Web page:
1.16 The court would prefer (I think case management will evolve in these areas) that with multiple pages of exhibits, an exhibit that is not commented on by a witness or Counsel should lead to an inference of its relative unimportance. In this particular case Counsel were very fair in indicating that all exhibits were introduced on the basis that they were evidence in the case so as a trial judge I had to spend more time reviewing records that were not otherwise referred to than one might have hoped.

1.17 As the cost of this technology goes down and as judges and lawyers become more comfortable with it, we will have many more trials conducted in this format. E-trials will not be restricted solely to the mega-page commercial case. Even a case with 200 pages of documents generates 400 pages of photocopying to file with the court plus another 200 for each counsel. The technology needed to run an electronic trial is now as simple as the courts making available computer monitors into which counsel can plug their laptop computer in the court. Counsel will, of course, also require an ability to scan in hard copy documents to provide the electronic versions filed. I concluded the evidentiary portion of this case with a view that I had seen a glimpse of the future.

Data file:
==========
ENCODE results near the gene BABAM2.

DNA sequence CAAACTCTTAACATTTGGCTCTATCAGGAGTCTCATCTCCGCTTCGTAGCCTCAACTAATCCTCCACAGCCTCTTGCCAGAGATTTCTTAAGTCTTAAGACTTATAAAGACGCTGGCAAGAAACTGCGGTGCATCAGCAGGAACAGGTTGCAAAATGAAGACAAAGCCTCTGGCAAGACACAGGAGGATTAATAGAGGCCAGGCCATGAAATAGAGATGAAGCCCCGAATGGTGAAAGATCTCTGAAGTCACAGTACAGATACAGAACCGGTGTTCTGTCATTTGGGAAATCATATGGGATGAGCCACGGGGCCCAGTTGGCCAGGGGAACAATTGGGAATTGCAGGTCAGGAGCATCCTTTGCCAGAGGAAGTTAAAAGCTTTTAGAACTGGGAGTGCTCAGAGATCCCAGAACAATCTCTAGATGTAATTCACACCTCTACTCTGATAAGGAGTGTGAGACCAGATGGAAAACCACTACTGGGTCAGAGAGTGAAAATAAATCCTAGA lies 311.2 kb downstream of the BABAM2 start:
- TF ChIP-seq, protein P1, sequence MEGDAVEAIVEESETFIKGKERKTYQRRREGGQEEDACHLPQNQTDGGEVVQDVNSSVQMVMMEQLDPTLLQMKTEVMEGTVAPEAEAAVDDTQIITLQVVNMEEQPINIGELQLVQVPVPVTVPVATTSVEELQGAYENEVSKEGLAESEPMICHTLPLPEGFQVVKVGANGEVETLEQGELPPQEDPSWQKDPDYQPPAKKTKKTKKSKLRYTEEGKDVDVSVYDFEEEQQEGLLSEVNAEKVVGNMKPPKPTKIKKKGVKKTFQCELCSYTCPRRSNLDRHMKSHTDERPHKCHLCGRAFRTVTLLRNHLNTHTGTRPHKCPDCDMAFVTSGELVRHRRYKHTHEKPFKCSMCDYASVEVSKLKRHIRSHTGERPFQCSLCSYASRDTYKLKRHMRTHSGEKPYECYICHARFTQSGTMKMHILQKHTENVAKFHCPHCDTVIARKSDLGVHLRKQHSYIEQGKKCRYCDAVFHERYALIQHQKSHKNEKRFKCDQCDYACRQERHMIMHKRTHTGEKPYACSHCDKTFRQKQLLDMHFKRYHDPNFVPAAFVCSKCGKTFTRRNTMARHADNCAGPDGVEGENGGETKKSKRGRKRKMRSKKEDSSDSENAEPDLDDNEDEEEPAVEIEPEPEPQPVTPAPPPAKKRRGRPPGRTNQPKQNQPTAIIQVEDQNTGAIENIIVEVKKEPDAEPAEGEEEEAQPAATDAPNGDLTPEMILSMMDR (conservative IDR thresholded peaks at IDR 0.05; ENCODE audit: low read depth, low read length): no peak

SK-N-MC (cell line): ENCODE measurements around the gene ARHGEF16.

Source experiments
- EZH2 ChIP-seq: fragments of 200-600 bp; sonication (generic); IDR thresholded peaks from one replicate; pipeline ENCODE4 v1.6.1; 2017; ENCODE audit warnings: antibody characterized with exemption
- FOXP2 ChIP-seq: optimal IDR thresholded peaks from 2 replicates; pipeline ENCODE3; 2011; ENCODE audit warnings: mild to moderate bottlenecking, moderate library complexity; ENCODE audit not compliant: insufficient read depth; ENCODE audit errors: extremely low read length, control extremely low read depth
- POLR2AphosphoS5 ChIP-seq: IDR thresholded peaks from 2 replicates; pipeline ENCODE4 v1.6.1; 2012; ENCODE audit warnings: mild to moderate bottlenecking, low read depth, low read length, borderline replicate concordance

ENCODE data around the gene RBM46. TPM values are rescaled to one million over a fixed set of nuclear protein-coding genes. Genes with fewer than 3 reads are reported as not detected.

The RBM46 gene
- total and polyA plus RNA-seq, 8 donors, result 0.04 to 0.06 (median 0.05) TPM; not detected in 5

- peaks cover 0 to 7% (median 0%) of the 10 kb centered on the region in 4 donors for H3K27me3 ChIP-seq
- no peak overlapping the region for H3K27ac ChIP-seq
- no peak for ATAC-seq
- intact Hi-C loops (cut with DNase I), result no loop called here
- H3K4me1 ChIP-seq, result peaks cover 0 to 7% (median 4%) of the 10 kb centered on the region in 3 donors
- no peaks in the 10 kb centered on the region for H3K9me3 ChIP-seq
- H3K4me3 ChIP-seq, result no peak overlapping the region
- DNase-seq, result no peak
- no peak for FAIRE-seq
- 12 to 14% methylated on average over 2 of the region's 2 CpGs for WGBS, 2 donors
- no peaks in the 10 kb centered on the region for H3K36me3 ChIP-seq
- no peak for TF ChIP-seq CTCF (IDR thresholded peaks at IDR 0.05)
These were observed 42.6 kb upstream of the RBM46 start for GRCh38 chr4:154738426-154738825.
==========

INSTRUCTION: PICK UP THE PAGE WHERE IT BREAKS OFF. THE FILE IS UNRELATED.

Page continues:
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  1. When I read “E-Trial”, I imagined something much cooler. Like witnesses testifying via webcam from home. When are we going to see that?

    Video remand has been done in the criminal law context for many years. The same is true of the taking of evidence from vulnerable witnesses via closed circuit television from another room.

    Some trial procedure statutes/rules already provide for this sort of eventuality in the civil or administrative law context. For instance, Ontario’s Statutory Powers Procedure Act allows for an electronic hearing.

    Here’s how the Ontario Landlord and Tenant Board explains the procedure:

    Under subsection 5.2(2) of the SPPA, a tribunal may hold an electronic hearing rather than an “oral hearing” (a face to face hearing, or a hearing in person). “Electronic hearing” means a hearing held by conference call, video conferencing or some other means of electronic technology permitting persons to hear one another. An electronic hearing should not be held unless all parties, the Member and the witnesses can hear each other at all times.

  2. What Germain J. has seen is not a glimpse of the future, but a glimpse of the present. Alberta Justice is slowly catching up to the 20th Century. Perhaps in time it will join the 21st.